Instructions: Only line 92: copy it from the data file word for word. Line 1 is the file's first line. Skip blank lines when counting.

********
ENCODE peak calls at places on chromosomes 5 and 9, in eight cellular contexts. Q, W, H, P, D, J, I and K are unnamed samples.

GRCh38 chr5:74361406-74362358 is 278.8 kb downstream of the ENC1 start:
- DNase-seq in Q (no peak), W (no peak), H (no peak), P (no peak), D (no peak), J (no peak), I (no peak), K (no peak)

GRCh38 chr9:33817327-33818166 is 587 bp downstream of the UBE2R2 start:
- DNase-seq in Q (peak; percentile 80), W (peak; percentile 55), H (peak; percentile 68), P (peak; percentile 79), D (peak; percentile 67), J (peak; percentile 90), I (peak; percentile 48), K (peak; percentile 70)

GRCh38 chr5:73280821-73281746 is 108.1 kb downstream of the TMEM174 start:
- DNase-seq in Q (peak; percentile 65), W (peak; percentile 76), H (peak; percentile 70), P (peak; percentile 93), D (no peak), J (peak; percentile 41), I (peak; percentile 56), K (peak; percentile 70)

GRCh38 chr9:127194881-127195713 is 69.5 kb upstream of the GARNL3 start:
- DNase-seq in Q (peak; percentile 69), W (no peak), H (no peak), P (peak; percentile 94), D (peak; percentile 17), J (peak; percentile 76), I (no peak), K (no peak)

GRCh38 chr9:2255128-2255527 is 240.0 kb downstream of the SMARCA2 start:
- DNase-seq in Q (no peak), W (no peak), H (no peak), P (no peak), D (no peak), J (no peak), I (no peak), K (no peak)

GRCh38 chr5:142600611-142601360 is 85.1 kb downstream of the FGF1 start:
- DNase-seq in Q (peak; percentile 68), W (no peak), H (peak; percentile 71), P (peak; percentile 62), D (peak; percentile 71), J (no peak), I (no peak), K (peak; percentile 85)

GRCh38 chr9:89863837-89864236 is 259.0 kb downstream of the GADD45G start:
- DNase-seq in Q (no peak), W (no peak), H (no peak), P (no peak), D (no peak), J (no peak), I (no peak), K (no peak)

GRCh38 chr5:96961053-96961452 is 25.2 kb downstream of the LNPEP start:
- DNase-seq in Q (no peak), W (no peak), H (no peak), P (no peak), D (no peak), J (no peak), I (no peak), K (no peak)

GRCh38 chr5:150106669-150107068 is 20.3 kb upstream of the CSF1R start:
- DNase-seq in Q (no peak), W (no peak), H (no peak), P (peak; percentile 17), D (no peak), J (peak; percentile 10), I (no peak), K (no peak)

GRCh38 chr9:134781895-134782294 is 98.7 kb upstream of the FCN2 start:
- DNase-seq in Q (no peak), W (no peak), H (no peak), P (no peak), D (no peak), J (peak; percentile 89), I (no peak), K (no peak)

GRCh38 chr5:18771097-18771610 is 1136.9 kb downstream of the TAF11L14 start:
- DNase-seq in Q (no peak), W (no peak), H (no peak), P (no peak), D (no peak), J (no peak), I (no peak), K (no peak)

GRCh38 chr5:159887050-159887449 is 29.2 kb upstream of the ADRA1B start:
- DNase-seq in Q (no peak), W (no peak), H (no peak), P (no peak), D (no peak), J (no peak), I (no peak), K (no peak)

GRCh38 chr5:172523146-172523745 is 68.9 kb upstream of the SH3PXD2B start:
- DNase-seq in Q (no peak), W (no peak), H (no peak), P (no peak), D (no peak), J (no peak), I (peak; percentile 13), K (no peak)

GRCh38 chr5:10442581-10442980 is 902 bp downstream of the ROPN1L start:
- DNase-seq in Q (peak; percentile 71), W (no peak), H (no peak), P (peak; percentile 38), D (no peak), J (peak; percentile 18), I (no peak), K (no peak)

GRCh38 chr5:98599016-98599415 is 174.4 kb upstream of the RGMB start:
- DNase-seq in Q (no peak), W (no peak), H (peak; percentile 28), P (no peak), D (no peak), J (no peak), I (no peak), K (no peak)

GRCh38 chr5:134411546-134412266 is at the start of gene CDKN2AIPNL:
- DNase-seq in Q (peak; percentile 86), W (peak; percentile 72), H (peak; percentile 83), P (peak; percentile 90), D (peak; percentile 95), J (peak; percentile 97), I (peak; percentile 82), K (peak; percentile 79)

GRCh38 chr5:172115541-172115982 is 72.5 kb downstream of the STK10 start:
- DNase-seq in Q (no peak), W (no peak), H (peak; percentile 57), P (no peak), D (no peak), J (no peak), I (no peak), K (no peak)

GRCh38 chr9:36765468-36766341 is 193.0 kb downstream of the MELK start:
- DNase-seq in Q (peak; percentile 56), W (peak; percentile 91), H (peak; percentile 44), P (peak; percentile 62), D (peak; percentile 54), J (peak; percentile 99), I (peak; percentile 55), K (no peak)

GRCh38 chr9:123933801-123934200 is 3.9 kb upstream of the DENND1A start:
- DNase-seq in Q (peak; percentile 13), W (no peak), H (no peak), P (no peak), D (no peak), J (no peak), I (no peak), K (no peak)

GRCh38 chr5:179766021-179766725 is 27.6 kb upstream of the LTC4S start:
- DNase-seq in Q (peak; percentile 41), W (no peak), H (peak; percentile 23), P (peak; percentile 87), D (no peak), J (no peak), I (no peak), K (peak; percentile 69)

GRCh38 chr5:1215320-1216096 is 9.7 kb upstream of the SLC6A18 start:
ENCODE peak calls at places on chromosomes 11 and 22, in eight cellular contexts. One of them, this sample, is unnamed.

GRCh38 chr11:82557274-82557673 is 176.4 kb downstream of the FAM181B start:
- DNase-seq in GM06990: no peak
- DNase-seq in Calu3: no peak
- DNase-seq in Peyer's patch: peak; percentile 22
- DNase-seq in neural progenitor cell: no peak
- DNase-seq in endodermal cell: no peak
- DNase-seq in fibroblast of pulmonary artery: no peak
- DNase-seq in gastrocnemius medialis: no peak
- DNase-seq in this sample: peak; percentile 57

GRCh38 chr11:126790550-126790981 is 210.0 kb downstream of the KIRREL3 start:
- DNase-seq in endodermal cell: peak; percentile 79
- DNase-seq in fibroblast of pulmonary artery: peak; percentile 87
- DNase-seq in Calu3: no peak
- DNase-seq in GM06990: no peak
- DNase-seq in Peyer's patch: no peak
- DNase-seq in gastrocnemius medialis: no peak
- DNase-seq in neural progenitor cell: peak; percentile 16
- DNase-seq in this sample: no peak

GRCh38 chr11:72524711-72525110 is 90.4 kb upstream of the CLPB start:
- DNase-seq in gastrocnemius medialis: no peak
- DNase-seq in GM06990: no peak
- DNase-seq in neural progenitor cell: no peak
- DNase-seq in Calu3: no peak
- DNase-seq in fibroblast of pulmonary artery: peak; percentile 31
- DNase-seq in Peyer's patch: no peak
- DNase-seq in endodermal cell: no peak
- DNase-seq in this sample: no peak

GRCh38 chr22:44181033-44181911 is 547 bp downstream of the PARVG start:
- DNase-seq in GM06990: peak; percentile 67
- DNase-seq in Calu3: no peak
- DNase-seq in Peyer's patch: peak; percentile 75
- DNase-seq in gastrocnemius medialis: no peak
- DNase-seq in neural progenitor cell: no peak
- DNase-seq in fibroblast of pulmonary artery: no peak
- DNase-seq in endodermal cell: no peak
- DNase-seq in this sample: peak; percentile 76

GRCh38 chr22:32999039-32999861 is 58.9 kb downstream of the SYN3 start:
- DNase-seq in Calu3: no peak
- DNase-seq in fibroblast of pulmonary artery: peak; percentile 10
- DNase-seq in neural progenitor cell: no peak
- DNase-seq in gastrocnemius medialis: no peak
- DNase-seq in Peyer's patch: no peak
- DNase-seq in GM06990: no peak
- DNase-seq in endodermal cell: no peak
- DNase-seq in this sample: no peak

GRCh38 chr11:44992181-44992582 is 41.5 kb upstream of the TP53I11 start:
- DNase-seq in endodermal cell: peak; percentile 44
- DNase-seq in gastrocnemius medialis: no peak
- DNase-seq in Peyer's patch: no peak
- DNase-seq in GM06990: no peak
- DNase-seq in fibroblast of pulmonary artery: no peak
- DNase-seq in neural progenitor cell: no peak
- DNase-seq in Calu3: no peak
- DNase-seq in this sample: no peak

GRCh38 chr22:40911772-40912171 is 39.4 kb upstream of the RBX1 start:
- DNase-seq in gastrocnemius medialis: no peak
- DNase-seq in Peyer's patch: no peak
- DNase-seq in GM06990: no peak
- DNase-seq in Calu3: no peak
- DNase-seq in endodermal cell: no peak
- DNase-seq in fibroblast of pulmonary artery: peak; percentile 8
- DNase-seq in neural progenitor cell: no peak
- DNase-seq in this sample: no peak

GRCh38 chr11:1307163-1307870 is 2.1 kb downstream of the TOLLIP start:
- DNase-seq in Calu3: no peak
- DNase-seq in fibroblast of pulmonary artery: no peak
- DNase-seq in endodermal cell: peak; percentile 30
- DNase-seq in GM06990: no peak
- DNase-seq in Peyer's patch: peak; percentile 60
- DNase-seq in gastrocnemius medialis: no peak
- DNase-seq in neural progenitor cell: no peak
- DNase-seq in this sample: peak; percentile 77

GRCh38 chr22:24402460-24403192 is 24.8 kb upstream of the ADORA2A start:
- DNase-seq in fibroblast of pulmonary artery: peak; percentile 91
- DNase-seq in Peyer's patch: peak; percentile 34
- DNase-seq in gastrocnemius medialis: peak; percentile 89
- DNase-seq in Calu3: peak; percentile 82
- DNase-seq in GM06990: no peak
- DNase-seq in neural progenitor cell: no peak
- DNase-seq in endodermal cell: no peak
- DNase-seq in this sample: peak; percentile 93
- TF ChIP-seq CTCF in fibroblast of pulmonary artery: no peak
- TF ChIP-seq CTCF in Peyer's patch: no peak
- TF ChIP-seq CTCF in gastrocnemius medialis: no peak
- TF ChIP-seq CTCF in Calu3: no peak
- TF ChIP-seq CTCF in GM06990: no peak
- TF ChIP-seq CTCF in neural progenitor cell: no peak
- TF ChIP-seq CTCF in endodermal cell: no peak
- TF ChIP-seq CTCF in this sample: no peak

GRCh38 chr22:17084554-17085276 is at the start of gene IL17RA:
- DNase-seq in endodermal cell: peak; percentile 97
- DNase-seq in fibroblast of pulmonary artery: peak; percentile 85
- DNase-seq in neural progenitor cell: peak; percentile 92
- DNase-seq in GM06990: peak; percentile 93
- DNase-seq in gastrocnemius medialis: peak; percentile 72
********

- DNase-seq in Peyer's patch: no peak